Today a modern portico between S. Girolamo and S. Rocco houses Fontana della Botte, a fountain which was built in 1774 during the pontificate of Pope Clement XIV; it was paid for by the many innkeepers who had their trade in the neighbourhood and it was supplied by Acqua Vergine.
The church is today known as S. Girolamo dei Croati and it is the national church of Croatia in Rome; in the XIVth century Schiavonia was the name given to a region which today is shared among Croatia, Serbia and Hungary;
when it was invaded by the Ottomans some of its inhabitants fled the country. A group of refugees settled near Porto di Ripetta where they were assigned a small church, others reached the Venetian territories along the coast (see S. Giorgio degli Schiavoni in Venice).
In 1570 Cardinal Felice Peretti was appointed titular cardinal of the church; when he was elected Pope Sixtus V he commissioned its total reconstruction which was completed by 1589; the fašade was designed by Martino Longhi.
(left) Presbytery; (right) coat of arms of Dalmatia (three heraldic leopards) (left) and Croatia (right)
Pope Sixtus V had been at the head of the Franciscan Order before being elected Pope. Franciscan monks played a major role in setting the foundation of the modern Croatian language by writing a history of the country in 1756 and by developing a Latin-Italian-Croatian dictionary in 1810. In 1970 Nikola Tavelic, a Franciscan monk who was sentenced to death at Jerusalem in 1391, was the first Croatian to be canonized.
St. Jerome is ordained by Bishop Paulinus of Antioch, fresco by Antonio Viviani and Andrea Lilli. The fresco imitates a tapestry which is decorated with the heraldic symbols of Dalmatia and of Pope Sixtus V. You may wish to see a similar fresco/tapestry at S. Giovanni in Laterano which was made at almost the same time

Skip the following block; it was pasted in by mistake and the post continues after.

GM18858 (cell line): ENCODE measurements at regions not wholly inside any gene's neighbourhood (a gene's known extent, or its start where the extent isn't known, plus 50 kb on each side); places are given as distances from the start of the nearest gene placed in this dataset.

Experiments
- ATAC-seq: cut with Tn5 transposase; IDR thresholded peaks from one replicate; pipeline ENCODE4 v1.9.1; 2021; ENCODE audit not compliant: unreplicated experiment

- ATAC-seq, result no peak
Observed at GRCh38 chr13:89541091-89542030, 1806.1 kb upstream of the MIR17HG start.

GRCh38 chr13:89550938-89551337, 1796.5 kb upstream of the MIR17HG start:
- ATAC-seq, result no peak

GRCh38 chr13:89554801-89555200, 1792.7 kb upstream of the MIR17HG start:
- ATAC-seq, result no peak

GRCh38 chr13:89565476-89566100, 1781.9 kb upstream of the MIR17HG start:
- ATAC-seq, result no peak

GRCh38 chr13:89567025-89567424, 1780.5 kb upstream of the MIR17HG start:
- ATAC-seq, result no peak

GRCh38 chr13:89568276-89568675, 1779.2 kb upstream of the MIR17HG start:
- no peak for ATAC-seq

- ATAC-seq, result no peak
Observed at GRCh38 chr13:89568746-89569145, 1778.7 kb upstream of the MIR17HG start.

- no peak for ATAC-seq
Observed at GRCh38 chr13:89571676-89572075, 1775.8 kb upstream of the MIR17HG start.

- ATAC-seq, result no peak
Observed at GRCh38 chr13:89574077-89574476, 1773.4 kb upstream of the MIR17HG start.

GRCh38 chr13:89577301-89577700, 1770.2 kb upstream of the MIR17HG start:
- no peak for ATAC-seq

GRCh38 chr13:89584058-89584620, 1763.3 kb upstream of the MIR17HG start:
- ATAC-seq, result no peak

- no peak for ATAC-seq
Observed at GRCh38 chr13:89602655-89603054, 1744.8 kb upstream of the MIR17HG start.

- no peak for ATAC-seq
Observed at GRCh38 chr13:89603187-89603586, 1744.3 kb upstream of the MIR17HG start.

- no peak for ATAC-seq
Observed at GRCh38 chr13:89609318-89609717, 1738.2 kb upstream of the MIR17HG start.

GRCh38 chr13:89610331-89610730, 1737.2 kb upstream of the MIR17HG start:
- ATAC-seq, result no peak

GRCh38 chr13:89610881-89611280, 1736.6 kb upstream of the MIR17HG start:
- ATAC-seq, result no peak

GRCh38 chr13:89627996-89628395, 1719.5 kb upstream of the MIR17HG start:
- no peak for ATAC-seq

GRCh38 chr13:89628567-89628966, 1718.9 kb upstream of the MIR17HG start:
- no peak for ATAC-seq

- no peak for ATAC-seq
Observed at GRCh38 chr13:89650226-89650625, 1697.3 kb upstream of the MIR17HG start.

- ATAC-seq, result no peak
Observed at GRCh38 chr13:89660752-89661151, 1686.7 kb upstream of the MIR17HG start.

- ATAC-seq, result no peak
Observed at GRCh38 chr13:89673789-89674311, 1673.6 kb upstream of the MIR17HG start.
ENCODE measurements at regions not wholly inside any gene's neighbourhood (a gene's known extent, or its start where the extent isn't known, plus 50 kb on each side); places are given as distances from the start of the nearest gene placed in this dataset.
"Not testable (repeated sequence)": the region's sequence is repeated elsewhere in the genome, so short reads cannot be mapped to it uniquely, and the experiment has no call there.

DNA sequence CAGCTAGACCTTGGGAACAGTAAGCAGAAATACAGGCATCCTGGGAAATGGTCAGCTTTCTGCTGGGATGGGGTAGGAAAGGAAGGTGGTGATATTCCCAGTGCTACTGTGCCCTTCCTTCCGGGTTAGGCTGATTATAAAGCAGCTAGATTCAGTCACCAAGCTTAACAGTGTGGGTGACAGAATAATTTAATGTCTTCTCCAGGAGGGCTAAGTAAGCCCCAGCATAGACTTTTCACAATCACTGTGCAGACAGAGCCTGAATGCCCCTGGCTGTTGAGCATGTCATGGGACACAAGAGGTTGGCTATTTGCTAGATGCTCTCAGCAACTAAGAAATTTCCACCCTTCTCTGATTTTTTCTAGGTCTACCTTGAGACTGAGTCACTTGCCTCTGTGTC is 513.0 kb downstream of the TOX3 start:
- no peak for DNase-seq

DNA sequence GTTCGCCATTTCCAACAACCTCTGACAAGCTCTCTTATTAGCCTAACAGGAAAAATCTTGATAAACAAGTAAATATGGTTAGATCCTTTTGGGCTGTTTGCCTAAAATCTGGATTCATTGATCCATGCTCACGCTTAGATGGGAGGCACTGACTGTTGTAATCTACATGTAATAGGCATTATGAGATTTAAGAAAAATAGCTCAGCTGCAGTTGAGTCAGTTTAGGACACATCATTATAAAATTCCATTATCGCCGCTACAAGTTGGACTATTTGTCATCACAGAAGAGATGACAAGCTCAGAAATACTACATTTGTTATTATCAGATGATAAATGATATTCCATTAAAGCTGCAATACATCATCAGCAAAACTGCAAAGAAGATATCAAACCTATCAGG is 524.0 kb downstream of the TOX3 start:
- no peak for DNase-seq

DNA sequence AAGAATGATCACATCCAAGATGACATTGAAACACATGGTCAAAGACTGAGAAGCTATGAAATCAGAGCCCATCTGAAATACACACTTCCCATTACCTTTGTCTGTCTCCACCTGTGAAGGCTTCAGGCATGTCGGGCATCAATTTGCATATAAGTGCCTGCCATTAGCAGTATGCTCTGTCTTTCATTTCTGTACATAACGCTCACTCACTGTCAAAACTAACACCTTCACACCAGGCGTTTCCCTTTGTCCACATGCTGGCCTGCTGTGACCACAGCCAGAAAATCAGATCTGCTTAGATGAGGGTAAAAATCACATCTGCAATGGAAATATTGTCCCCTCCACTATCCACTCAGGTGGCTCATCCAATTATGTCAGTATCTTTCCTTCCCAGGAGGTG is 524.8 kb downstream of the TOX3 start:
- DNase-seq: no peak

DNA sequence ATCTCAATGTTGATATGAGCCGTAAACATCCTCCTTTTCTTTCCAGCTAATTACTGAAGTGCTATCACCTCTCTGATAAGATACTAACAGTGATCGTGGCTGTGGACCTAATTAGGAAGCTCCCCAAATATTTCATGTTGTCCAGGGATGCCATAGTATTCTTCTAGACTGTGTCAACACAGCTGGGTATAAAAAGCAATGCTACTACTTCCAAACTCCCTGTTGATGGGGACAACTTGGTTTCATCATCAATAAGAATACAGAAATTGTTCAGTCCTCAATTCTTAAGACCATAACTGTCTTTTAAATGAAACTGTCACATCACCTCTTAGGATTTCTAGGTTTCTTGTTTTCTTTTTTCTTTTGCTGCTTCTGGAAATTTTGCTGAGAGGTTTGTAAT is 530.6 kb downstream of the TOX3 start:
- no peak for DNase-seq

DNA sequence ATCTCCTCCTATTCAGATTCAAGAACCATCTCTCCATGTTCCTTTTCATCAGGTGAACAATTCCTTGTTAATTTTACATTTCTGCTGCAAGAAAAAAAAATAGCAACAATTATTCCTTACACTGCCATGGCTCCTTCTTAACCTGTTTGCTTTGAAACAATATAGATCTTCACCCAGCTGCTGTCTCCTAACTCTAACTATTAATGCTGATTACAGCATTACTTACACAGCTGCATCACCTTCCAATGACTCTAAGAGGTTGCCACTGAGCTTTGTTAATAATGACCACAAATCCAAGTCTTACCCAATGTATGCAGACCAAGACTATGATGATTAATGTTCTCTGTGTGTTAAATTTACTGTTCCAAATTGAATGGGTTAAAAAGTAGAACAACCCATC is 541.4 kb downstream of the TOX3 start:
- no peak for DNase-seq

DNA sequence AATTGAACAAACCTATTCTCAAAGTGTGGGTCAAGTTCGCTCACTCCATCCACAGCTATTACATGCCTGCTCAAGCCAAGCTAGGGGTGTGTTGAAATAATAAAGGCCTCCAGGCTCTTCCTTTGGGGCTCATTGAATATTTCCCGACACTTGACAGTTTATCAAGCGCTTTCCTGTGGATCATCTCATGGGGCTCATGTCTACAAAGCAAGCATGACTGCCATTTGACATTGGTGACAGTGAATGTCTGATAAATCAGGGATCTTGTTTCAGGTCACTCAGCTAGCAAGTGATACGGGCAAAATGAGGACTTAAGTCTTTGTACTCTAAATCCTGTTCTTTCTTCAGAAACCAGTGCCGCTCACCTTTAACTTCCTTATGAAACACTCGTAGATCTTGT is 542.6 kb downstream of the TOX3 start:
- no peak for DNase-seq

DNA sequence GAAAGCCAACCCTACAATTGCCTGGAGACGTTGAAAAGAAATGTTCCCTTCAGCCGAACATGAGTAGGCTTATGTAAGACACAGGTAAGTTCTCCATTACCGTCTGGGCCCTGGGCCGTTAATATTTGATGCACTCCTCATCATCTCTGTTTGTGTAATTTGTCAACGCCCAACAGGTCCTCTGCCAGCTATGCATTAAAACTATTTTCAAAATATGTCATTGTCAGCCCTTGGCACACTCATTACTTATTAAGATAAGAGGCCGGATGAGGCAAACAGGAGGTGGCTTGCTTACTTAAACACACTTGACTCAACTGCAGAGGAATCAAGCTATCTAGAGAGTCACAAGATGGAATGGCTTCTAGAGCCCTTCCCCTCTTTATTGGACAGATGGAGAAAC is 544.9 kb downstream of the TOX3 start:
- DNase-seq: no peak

The dedication to St. Jerome (347-420) is due to the fact that this Doctor of the Church was born in Pannonia, a Roman province which included parts of today's Hungary, Slovenia, Croatia and Bosnia. The exact location of Stridon, his hometown, is debated. He is best known for his ascetic life. The lions shown in the fresco became his friends after he extracted a thorn from the paw of one of them.
In 1477-1479 a bubonic plague spread throughout Italy and caused an increased devotion to St. Roch, a XIVth century French saint who was specially invoked against this disease; in 1499 Pope Alexander VI endorsed the foundation of a brotherhood which was aimed at assisting the persons infected with the plague; a hospital and a church dedicated to St. Roch were completed by 1503 (you may wish to see the latter in a 1588 Guide to Rome). The fašade was redesigned by Giuseppe Valadier in 1834; the activity of the hospital was supported by the guilds of the innkeepers and boatmen of Porto di Ripetta. You may wish to see a directory of churches belonging to a guild.
Poster and standards for a celebration of St. Roch showing the traditional iconography of the saint. He is identified by a sore on his thigh and by a dog bringing him a loaf of bread